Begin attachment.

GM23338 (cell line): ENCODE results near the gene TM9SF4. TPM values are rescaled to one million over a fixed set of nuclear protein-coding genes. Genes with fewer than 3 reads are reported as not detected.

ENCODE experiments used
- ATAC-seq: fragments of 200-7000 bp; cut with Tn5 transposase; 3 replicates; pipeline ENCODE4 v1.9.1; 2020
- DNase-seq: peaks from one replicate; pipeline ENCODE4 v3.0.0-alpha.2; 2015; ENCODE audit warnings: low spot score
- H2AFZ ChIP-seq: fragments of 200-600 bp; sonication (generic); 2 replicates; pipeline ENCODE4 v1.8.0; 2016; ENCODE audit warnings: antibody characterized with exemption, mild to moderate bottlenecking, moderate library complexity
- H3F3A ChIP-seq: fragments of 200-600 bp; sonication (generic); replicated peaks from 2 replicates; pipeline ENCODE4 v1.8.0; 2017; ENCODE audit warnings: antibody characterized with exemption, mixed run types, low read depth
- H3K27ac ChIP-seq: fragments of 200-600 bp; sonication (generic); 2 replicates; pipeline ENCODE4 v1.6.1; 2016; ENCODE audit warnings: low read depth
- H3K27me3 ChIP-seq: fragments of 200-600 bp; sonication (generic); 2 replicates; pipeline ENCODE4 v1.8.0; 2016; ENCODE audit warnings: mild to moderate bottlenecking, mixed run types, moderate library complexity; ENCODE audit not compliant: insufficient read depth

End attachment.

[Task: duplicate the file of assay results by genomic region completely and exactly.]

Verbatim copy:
GM23338 (cell line): ENCODE results near the gene TM9SF4. TPM values are rescaled to one million over a fixed set of nuclear protein-coding genes. Genes with fewer than 3 reads are reported as not detected.

ENCODE experiments used
- ATAC-seq: fragments of 200-7000 bp; cut with Tn5 transposase; 3 replicates; pipeline ENCODE4 v1.9.1; 2020
- DNase-seq: peaks from one replicate; pipeline ENCODE4 v3.0.0-alpha.2; 2015; ENCODE audit warnings: low spot score
- H2AFZ ChIP-seq: fragments of 200-600 bp; sonication (generic); 2 replicates; pipeline ENCODE4 v1.8.0; 2016; ENCODE audit warnings: antibody characterized with exemption, mild to moderate bottlenecking, moderate library complexity
- H3F3A ChIP-seq: fragments of 200-600 bp; sonication (generic); replicated peaks from 2 replicates; pipeline ENCODE4 v1.8.0; 2017; ENCODE audit warnings: antibody characterized with exemption, mixed run types, low read depth
- H3K27ac ChIP-seq: fragments of 200-600 bp; sonication (generic); 2 replicates; pipeline ENCODE4 v1.6.1; 2016; ENCODE audit warnings: low read depth
- H3K27me3 ChIP-seq: fragments of 200-600 bp; sonication (generic); 2 replicates; pipeline ENCODE4 v1.8.0; 2016; ENCODE audit warnings: mild to moderate bottlenecking, mixed run types, moderate library complexity; ENCODE audit not compliant: insufficient read depth